• Install a dry well and seat stones on top of the well’s gravel to ensure comfortable footing for bathers.
  • A combination of a dry well for drainage and an elevated wooden platform for comfortable footing. Just make sure the gravel is compacted well to prevent future settling of the gravel and also serve as the base for concrete footings and foundation posts to support the platform

6. Build Your Shower Wall or Enclosure

The Outdoor Shower: Creative Design Ideas for A Surreal Outdoor Experience

Enclosures create privacy and there are so many different options to choose from:

  • You can build a wooden wall with slats, either horizontal or vertical, which can be affixed to a structural framework at spaced intervals to ensure complete privacy and a calibrated amount of light and air can pass through.
  • Stone can also create a visual barrier as long as spaces are left between the stones to allow light and air to pass through.
  • Bamboo poles or culms, rattan or similar grasslike stalks, glass blocks, wire mesh with stucco applied to the surface, corrugated metal panels, thick grapevines woven together, and beaded curtains are other options for vegetative screening.
  • Vegetative screening can also be used in the form of a wire mesh frame that has flowering vines growing over it. Of course, where vegetation dies back on a seasonal basis, such a screen is more visually open at certain times of the year.
  • Ornamental grasses, especially those that thrive on moisture, can also be planted side by side to form an enclosure around the shower, creating a wonderfully soft and bushy environment in which to bathe.
  • A screen of fast-growing white pine trees or bamboo is another prime choice for providing a delightful showering enclosure.

Lastly, you can choose to have no enclosure at all. This type of outdoor shower offers the wide-open feeling of purely being in nature on nature’s terms … no separation.

Though not for everyone, this approach finds its home where people are comfortable being physically exposed and sharing in the beauty of the natural world.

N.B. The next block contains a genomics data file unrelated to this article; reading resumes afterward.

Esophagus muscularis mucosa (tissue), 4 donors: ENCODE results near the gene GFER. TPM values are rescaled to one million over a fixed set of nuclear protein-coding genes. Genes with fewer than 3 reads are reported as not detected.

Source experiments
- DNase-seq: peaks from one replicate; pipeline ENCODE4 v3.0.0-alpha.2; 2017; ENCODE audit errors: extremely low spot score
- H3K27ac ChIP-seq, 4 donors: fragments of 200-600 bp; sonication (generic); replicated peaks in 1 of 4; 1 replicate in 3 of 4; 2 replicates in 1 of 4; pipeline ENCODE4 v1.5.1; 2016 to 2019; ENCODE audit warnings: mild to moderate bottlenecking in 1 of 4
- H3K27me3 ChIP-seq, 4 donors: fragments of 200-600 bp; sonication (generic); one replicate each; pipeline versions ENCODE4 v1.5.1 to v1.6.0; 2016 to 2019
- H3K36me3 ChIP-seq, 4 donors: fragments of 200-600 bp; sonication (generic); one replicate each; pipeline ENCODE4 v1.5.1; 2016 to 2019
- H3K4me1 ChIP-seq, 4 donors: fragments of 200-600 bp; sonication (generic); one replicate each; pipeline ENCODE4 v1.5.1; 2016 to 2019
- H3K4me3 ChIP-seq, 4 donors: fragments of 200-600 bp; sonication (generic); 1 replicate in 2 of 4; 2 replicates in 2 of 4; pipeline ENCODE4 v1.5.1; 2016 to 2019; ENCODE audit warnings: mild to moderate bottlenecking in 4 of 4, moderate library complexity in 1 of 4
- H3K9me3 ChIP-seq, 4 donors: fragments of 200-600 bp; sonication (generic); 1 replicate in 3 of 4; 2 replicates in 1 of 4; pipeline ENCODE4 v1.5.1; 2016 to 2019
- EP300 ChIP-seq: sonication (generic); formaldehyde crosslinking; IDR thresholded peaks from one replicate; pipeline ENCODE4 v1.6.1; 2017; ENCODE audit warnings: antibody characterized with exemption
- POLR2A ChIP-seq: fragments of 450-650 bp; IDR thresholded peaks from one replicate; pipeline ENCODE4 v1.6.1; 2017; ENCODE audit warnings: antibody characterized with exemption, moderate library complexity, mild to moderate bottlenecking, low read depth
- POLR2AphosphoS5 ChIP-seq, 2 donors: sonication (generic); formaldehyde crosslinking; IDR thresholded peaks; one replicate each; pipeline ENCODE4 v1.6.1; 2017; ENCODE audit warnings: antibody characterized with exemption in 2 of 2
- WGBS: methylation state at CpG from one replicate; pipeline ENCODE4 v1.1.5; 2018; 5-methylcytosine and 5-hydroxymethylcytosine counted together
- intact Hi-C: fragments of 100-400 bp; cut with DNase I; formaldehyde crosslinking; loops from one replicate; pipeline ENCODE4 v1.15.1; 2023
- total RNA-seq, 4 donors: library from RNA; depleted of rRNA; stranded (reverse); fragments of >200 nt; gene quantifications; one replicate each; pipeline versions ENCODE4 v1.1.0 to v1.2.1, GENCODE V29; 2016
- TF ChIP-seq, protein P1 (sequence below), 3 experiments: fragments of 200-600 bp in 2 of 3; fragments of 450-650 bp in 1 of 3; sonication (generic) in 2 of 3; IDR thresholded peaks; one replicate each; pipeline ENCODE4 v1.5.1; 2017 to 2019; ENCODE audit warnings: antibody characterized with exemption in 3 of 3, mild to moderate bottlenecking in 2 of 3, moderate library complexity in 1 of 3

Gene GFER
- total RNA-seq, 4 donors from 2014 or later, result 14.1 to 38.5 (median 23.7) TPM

7. Add Shower Fixtures

40+ Outdoor Shower Ideas To Create A Spa-Worthy Oasis
Courtesy: Villa Styling

Your shower is not complete without the right fixtures and fittings so start with temperature-control handles and showerheads.

Next, add your “fittings” including floor grills, drain covers, mirrors, soap dishes, towel racks, shelving, clothing hooks, and any other accouterment that makes your outdoor shower more user-friendly.

These elements are both functional and decorative, setting the tone for your personal aesthetic.

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The height of the shower should allow for comfortable headroom, adjusting for the height of the tallest user.

The plumbing industry standard is to install the showerhead at a height of 6½ feet (1.98 m). This height allows bathers of almost any height to use the shower comfortably.

8. Light Your Outdoor Shower

40+ Outdoor Shower Ideas To Create A Spa-Worthy Oasis
Courtesy: Cottages Gardens

Lighting is important in your outdoor shower, both visually and functionally, and bathing outside at night is one of the most enjoyable experiences.

With proper lighting, your shower can take on an entirely new personality.

This added element can dramatically enhance the beauty of your shower depending on the type of lighting unit you choose, where you install it, and how you direct its light.

  • Marine-grade deck lights can be installed on the floor of your shower, illuminating the entire shower from the ground level. These lights are designed to withstand the highest level of corrosion hence the optimal choice for lights in the “wet zone.”
  • Down-wash lamps, floodlights, and spotlights are other options for lighting.

NOTE: Lights that will be mounted outdoors to help illuminate your shower have to be of exterior-grade quality, offering a waterproof gasket to weather the normal degree of moisture associated with being in the rain.

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Along with lighting in the shower, lighting along the walkway will benefit the nighttime bather greatly. A set of low-key down-wash lights following the course of the path is perfect for this purpose.

Another option for lighting the path is delicately placing fixed or hanging copper lamps among various plants and shrubs lining your walkway.

The Outdoor Shower: Creative Design Ideas for A Surreal Outdoor Experience

Follow these steps alongside your contractor to build an outdoor shower that turns an everyday routine into an exhilarating experience.